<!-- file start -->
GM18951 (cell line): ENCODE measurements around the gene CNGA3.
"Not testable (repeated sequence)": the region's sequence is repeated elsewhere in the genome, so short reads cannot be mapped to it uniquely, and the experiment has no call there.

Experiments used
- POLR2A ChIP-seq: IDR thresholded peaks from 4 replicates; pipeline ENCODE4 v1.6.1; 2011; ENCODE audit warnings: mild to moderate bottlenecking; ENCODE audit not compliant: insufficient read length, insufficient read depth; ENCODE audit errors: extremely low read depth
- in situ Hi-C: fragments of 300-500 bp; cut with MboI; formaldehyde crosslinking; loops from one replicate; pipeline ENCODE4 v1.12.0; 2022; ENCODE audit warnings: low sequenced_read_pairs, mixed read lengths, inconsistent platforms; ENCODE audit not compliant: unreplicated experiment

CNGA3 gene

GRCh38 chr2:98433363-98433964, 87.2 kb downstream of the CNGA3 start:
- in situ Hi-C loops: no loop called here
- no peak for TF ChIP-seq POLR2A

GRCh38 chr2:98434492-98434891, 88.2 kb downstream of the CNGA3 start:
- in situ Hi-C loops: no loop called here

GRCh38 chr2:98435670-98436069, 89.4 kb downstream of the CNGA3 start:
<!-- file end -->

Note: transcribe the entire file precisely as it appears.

GM18951 (cell line): ENCODE measurements around the gene CNGA3.
"Not testable (repeated sequence)": the region's sequence is repeated elsewhere in the genome, so short reads cannot be mapped to it uniquely, and the experiment has no call there.

Experiments used
- POLR2A ChIP-seq: IDR thresholded peaks from 4 replicates; pipeline ENCODE4 v1.6.1; 2011; ENCODE audit warnings: mild to moderate bottlenecking; ENCODE audit not compliant: insufficient read length, insufficient read depth; ENCODE audit errors: extremely low read depth
- in situ Hi-C: fragments of 300-500 bp; cut with MboI; formaldehyde crosslinking; loops from one replicate; pipeline ENCODE4 v1.12.0; 2022; ENCODE audit warnings: low sequenced_read_pairs, mixed read lengths, inconsistent platforms; ENCODE audit not compliant: unreplicated experiment

CNGA3 gene

GRCh38 chr2:98433363-98433964, 87.2 kb downstream of the CNGA3 start:
- in situ Hi-C loops: no loop called here
- no peak for TF ChIP-seq POLR2A

GRCh38 chr2:98434492-98434891, 88.2 kb downstream of the CNGA3 start:
- in situ Hi-C loops: no loop called here

GRCh38 chr2:98435670-98436069, 89.4 kb downstream of the CNGA3 start: